Every wine-loving household should have three wines — one pink, one white and one red — that are always on hand for casual, everyday drinking or bought by the case for entertaining. Often called "house wines" these are inexpensive wines that you enjoy drinking on their own that are also versatile enough to pair with the foods you eat most often.
Long Island wines have a reputation of being over-priced for the quality (a definite falsehood), but there are several locally made wines that are great choices for house wines. The following are available for less than $13 per bottle when bought by the case (which typically means at least a 10% discount). Each is perfect for everyday consumption but it’s also great to stock up on for your holiday party.
Despite the bad reputation super-sweet versions — like many California wine zinfandels — have earned in recent, people still love rose. It is great as an aperitif and with a wide range of casual fare. Long Island winemakers are crafting several less-sweet versions these days and almost all of them are inexpensive enough to drink every day.
Bedell Cellars 2004 Domaines CC Rosé ($12). A delightfully fruity and fresh combination of cabernet franc, cabernet sauvignon and merlot grapes, this recently released rose is outstanding with fresh soft goat cheese and other appetizers or cocktail food.
Macari Vineyards 2003 Rosé ($11.99). Refreshing and well balanced, this food-friendly rose offers cherry, pomegranate and watermelon flavors accented by just the right amount of body and acidity. It’s crisp but not bracing and a bit more complex than your average rose. This is a rose for people who say they don’t like "the pink stuff."
Osprey’s Dominion Vineyards Vin Gris ($12). This award-winning rose is made with cabernet sauvignon grapes. With fresh strawberries and cherries on the nose with an almost buttery accent, this slightly fuller bodied rose is reminiscent of strawberry ice cream in a waffle cone — and is bound to be popular at your holiday open house.
When looking for your house white, steer clear of over-oaked, heavy wines. They just aren’t as versatile as fresh, crisp bottlings. Chardonnay dominates this list because it’s the most-planted white grape, meaning there’s a lot of it to make into wine, which keeps prices down. And, many local producers make low-oak or no-oak versions.
Bedell Main Road White ($13.50). A mouth-watering, non-vintage blend of chardonnay, riesling and gewürztraminer, this medium-bodied white is filled with vivid citrus and apple flavors that are accented by understated floral notes and spice.
Castello di Borghese Chardonette ($8.75). Perhaps the best value of any wine on this list, this steel-fermented chardonnay expresses that grape’s true character. Light, lemony and snappy, you might not recognize it as chardonnay, but it’s easily recognizable as a tremendous value.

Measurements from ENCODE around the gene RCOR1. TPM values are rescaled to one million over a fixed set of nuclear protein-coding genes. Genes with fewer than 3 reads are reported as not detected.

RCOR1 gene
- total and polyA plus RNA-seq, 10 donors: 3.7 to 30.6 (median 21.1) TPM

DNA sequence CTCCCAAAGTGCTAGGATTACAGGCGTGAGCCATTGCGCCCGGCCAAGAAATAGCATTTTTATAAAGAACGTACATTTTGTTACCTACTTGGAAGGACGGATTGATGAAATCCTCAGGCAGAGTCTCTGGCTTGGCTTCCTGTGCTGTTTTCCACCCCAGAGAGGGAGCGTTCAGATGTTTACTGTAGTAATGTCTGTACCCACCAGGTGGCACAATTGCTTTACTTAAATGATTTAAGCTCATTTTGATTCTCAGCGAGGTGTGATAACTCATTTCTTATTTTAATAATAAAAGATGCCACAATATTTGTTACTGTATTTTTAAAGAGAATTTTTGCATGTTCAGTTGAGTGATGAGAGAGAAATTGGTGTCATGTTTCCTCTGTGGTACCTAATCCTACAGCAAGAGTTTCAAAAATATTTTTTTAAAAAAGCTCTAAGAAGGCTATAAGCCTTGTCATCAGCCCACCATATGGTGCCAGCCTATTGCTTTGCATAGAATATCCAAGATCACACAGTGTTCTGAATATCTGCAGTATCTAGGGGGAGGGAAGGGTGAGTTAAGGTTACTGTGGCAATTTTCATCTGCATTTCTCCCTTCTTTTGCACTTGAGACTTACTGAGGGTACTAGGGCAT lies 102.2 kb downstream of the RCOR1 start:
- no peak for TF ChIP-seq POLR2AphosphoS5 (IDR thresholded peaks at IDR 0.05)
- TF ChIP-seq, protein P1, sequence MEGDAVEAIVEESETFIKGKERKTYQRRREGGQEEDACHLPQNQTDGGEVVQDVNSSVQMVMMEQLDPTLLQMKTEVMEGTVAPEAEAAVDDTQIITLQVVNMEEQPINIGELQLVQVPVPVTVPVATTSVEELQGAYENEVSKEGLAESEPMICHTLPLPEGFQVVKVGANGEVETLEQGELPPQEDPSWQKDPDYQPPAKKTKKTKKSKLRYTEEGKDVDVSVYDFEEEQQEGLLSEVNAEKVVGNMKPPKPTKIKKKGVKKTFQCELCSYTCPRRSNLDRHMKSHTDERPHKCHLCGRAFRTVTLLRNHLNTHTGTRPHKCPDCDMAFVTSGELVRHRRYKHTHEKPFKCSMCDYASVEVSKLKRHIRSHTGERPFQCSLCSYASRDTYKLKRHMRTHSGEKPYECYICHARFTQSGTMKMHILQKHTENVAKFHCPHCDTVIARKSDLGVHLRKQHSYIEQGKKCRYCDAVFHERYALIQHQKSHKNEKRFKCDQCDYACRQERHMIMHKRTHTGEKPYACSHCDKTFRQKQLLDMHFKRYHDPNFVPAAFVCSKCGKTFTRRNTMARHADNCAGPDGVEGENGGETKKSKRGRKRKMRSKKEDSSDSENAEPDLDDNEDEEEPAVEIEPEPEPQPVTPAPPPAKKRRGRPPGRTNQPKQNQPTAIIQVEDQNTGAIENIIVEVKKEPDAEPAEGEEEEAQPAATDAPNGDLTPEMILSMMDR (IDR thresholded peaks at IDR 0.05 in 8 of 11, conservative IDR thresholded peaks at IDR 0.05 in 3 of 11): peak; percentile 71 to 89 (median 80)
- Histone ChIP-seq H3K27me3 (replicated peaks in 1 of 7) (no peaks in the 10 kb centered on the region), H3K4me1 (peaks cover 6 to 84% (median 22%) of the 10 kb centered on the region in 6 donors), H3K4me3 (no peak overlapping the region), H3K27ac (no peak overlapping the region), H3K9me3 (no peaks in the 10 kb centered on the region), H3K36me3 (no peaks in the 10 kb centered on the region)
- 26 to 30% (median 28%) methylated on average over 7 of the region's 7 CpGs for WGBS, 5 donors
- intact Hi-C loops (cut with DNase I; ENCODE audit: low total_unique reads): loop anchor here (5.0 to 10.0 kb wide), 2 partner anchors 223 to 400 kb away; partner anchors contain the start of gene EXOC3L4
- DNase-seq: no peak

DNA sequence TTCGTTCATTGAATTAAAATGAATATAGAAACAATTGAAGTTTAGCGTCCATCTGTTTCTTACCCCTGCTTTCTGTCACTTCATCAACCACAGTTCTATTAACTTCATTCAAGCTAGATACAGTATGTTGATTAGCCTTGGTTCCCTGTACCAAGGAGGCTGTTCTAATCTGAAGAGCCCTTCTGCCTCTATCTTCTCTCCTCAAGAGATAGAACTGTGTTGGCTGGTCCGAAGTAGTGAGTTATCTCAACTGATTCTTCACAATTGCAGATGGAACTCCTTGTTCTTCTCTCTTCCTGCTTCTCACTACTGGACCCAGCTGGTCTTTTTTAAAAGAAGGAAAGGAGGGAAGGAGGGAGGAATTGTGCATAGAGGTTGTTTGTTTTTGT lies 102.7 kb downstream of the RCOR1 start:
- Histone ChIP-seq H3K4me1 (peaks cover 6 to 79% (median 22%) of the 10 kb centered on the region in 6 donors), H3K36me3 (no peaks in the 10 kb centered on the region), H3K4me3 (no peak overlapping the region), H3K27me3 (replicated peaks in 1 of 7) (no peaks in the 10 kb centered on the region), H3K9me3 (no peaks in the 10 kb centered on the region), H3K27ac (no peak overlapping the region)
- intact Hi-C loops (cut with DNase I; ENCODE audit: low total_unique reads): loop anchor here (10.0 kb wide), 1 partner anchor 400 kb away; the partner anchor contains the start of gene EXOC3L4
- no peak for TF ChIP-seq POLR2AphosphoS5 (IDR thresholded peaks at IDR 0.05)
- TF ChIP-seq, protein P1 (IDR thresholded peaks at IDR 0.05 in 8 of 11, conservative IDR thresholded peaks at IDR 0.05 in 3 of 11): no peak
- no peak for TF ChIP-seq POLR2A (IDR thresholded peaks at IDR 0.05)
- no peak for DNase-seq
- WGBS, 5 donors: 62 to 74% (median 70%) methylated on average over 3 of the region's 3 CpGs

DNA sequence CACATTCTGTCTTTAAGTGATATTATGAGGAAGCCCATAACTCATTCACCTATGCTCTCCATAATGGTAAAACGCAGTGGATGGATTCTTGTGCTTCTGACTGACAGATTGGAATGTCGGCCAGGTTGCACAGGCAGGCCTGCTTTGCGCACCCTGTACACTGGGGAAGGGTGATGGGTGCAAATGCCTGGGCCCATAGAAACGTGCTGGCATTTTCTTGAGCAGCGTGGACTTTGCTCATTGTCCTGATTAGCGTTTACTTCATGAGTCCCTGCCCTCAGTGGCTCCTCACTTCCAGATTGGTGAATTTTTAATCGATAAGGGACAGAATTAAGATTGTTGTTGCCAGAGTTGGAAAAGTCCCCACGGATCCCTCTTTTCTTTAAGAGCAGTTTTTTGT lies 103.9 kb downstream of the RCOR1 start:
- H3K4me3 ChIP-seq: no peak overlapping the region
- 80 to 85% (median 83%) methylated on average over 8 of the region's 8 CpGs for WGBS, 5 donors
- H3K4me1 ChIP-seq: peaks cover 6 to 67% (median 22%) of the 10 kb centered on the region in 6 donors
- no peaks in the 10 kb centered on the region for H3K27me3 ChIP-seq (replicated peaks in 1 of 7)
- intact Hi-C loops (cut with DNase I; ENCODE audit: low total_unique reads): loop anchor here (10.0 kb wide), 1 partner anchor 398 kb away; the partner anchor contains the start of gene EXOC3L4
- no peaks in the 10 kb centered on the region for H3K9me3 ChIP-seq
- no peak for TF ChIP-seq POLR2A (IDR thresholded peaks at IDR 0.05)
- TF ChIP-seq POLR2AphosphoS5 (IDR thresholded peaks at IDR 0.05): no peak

Lenz 2003 Chardonnay "White Label" ($11.99). In this wine, winemaker Eric Fry has created one of the best chardonnay values on the East End. Fermented in stainless steel and then aged briefly in oak, its nose is light with apple and pear aromas accented by vanilla cream and toast. This sleek wine offers a great balance between fruit flavors, oak influence and crisp acidity.
Peconic Bay Winery 2003 Steel Fermented Chardonnay ($12.99). Year in and year out, this un-oaked Chardonnay offers great acidity abundant citrus freshness. It’s simple, but in a good way, and delicious with appetizers or seafood.
Channing Daughters Winery 2004 Scuttlehole Chardonnay ($14). Fresh, light and crisp this wine offers delightful citrusy flavors with hints of green apple, pear and minerals on the finish. This, like the other wines on this list, is the polar opposite of the buttered oak chardonnay you find most often in California.
Because of a more involved winemaking process, that almost always involves expensive oak barrels, it’s a bit harder to keep red wine prices down. But, there are still some great wines available in our "house wine" price range. Remember, these wines are meant for immediate consumption — not years in your cellar.
Palmer Vineyards N41 W72 Merlot Cuvee 2003 ($12). Named for the vineyard’s Long Island latitude and longitude, it pays homage to “the coordinates for great Merlot.” It’s straightforward and smooth with fresh blackberries and cherries — and just a little earthiness.
Lieb Family Cellars 2003 September’s Mission Merlot ($9.11). Even if it weren’t for a good cause (91 cents from every sale goes to charity) this easy-drinking Merlot has berry-forward flavors with more tannins and a bit more oak character than the 2002 vintage.
Castello di Borghese CdB Red Table Wine ($14 for a 1.5ml bottle). An interesting blend of Merlot, Cabernet Sauvignon, Cabernet Franc and Pinot Noir, this is a gulpable red that is a tremendous value.
Wölffer 2001 La Ferme Martin Merlot ($13.50). Wolffer Estate may make Long Island’s most expensive Merlot — the $125 Premier Cru Merlot — but this wine proves that winemaker Roman Roth makes quality wine at every price. Medium bodied and dominated by raspberry and strawberry flavors, it also features an impressive finish.
Raphael Estate 2002 Merlot ($12). Quite possibly the best bargain Merlot around, it is super soft, with generous blackberry and black cherry flavors with just a little spice and toasty vanilla. Raphael focuses on Merlot, so it’s no surprise that they’ve produced this sophisticated second-label bottling.
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(This story appeared in the Holiday 2005 issue of the Long Island Wine Gazette)